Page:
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Harper's Encyclopedia of United States History (ed. Benson Lossing) 874 98 Browse Search
Benson J. Lossing, Pictorial Field Book of the Civil War. Volume 1. 411 1 Browse Search
Frederick H. Dyer, Compendium of the War of the Rebellion: Regimental Histories 353 235 Browse Search
Southern Historical Society Papers, Volume 29. (ed. Reverend J. William Jones) 353 11 Browse Search
Rebellion Record: a Diary of American Events, Diary from December 17, 1860 - April 30, 1864 (ed. Frank Moore) 345 53 Browse Search
William Schouler, A history of Massachusetts in the Civil War: Volume 1 321 3 Browse Search
Benjamnin F. Butler, Butler's Book: Autobiography and Personal Reminiscences of Major-General Benjamin Butler 282 2 Browse Search
Rebellion Record: a Diary of American Events: Documents and Narratives, Volume 1. (ed. Frank Moore) 253 1 Browse Search
Allan Pinkerton, The spy in the rebellion; being a true history of the spy system of the United States Army during the late rebellion, revealing many secrets of the war hitherto not made public, compiled from official reports prepared for President Lincoln , General McClellan and the Provost-Marshal-General . 242 0 Browse Search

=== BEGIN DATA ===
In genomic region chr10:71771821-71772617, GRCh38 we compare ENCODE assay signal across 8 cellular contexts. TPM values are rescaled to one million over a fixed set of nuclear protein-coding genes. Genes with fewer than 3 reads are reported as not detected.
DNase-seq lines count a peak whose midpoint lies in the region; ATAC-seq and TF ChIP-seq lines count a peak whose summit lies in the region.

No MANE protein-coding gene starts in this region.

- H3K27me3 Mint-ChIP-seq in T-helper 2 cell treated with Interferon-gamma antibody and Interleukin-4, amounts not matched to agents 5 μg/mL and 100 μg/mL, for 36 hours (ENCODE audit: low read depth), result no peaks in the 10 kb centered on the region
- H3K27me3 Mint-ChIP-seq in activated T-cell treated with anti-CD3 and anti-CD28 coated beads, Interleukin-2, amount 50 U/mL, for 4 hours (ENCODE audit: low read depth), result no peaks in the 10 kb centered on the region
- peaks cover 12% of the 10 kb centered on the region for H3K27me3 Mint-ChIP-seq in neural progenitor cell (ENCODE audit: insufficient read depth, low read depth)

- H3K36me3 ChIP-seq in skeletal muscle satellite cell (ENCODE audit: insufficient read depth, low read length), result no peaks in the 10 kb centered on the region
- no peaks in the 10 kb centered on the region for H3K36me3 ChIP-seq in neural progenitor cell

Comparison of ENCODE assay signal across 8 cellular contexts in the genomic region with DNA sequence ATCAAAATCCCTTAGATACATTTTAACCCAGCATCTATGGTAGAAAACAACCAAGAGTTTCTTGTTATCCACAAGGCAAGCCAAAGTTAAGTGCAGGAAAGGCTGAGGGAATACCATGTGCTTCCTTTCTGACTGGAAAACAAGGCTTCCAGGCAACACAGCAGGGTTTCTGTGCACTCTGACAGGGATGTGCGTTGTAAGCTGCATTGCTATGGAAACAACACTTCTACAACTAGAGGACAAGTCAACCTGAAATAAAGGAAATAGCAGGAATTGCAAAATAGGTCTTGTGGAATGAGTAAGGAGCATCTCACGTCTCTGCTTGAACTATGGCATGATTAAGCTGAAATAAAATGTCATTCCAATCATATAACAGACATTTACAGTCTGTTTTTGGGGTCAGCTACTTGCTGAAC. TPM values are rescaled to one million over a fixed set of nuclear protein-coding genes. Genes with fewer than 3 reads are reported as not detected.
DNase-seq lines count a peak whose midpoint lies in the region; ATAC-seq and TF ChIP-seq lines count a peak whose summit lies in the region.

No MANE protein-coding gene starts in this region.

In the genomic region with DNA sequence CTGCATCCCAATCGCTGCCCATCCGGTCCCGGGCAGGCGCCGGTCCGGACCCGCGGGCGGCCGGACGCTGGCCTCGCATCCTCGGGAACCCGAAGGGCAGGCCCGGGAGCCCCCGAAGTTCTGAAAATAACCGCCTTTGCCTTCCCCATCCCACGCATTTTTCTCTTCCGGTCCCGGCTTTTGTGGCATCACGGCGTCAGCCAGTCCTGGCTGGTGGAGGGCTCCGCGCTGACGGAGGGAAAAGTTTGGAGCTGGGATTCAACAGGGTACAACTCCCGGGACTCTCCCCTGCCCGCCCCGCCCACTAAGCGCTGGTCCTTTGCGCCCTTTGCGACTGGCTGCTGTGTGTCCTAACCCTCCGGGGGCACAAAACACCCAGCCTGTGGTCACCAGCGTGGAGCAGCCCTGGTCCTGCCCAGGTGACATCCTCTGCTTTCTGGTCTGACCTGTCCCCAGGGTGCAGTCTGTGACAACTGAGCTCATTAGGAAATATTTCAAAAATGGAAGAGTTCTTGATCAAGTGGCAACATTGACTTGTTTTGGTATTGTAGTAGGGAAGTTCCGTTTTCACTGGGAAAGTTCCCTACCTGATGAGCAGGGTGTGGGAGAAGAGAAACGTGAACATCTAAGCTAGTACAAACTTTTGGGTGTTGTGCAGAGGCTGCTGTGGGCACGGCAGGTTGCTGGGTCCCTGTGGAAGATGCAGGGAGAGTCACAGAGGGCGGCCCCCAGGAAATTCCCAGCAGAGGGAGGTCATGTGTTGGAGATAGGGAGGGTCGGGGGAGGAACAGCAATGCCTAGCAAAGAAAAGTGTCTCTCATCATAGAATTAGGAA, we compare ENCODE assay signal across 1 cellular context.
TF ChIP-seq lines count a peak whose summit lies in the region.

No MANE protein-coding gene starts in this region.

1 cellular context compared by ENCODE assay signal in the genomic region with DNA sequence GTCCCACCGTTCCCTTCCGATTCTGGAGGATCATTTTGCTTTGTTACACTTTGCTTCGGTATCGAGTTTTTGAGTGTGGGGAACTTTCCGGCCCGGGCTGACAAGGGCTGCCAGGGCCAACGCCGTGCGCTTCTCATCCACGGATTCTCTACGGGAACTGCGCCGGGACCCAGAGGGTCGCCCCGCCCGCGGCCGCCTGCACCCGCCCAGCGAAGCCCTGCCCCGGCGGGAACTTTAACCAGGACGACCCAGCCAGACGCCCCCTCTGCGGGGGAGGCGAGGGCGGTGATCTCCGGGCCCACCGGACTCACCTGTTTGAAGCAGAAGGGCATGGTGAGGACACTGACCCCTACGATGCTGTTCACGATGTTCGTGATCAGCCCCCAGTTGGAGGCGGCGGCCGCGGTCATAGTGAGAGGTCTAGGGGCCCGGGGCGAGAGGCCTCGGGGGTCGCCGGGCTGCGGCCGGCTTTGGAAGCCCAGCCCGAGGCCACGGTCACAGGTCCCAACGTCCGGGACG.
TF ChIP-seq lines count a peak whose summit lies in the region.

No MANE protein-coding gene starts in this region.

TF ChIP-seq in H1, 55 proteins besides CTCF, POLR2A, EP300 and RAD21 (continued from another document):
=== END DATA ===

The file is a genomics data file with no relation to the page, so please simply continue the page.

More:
Horace Greeley, The American Conflict: A History of the Great Rebellion in the United States of America, 1860-65: its Causes, Incidents, and Results: Intended to exhibit especially its moral and political phases with the drift and progress of American opinion respecting human slavery from 1776 to the close of the War for the Union. Volume I. 198 0 Browse Search
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Browsing named entities in Jefferson Davis, The Rise and Fall of the Confederate Government. You can also browse the collection for Baltimore, Md. (Maryland, United States) or search for Baltimore, Md. (Maryland, United States) in all documents.

Your search returned 32 results in 5 document sections:

the Republican convention of 1860, its resolutions and its nominations the Democratic convention at Charleston, its divisions and disruption the nominations at Baltimore the Constitutional-Union party and its nominees an effort in behalf of agreement declined by Douglas the election of Lincoln and Hamlin proceedings in the Sot with regard to the declaration of principles to be set forth rendered a nomination impracticable. Both divisions of the convention adjourned, and met again in Baltimore in June. Then, having finally failed to come to an agreement, they separated and made their respective nominations apart. Douglas of Illinois was nominated by denounced the action and policy of the Abolition party, as subversive of the Constitution, and revolutionary in their tendency. Another convention was held in Baltimore about the same period May 19, 1860. by those who still adhered to the old Whig party, reinforced by the remains of the American organization, and perhaps som